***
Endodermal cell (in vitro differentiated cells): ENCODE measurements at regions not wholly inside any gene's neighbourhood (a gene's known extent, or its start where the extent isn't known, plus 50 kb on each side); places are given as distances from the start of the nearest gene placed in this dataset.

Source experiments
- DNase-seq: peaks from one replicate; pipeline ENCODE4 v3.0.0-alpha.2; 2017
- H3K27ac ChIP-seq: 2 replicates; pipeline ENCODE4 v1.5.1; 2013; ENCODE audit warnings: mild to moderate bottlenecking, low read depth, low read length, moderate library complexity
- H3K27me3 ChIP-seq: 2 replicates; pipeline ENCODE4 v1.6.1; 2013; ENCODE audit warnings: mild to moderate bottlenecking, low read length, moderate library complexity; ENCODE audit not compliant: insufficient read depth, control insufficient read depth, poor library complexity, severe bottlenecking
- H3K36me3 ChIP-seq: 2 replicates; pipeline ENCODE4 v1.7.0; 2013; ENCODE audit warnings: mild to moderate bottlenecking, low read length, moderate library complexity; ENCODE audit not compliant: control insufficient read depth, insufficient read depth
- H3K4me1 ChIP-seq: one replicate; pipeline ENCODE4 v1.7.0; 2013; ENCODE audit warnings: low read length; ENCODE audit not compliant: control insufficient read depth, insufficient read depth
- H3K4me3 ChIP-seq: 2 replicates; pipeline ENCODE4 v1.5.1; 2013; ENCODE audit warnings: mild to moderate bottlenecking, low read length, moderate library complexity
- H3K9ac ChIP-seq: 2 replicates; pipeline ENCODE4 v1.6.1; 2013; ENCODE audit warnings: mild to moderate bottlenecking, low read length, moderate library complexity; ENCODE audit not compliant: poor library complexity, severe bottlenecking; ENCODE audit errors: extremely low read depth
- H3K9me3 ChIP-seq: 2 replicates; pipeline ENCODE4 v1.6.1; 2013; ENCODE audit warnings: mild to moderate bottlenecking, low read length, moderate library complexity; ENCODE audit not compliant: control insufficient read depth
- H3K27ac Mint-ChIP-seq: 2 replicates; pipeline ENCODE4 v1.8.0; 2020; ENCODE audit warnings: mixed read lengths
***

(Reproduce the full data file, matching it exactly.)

Endodermal cell (in vitro differentiated cells): ENCODE measurements at regions not wholly inside any gene's neighbourhood (a gene's known extent, or its start where the extent isn't known, plus 50 kb on each side); places are given as distances from the start of the nearest gene placed in this dataset.

Source experiments
- DNase-seq: peaks from one replicate; pipeline ENCODE4 v3.0.0-alpha.2; 2017
- H3K27ac ChIP-seq: 2 replicates; pipeline ENCODE4 v1.5.1; 2013; ENCODE audit warnings: mild to moderate bottlenecking, low read depth, low read length, moderate library complexity
- H3K27me3 ChIP-seq: 2 replicates; pipeline ENCODE4 v1.6.1; 2013; ENCODE audit warnings: mild to moderate bottlenecking, low read length, moderate library complexity; ENCODE audit not compliant: insufficient read depth, control insufficient read depth, poor library complexity, severe bottlenecking
- H3K36me3 ChIP-seq: 2 replicates; pipeline ENCODE4 v1.7.0; 2013; ENCODE audit warnings: mild to moderate bottlenecking, low read length, moderate library complexity; ENCODE audit not compliant: control insufficient read depth, insufficient read depth
- H3K4me1 ChIP-seq: one replicate; pipeline ENCODE4 v1.7.0; 2013; ENCODE audit warnings: low read length; ENCODE audit not compliant: control insufficient read depth, insufficient read depth
- H3K4me3 ChIP-seq: 2 replicates; pipeline ENCODE4 v1.5.1; 2013; ENCODE audit warnings: mild to moderate bottlenecking, low read length, moderate library complexity
- H3K9ac ChIP-seq: 2 replicates; pipeline ENCODE4 v1.6.1; 2013; ENCODE audit warnings: mild to moderate bottlenecking, low read length, moderate library complexity; ENCODE audit not compliant: poor library complexity, severe bottlenecking; ENCODE audit errors: extremely low read depth
- H3K9me3 ChIP-seq: 2 replicates; pipeline ENCODE4 v1.6.1; 2013; ENCODE audit warnings: mild to moderate bottlenecking, low read length, moderate library complexity; ENCODE audit not compliant: control insufficient read depth
- H3K27ac Mint-ChIP-seq: 2 replicates; pipeline ENCODE4 v1.8.0; 2020; ENCODE audit warnings: mixed read lengths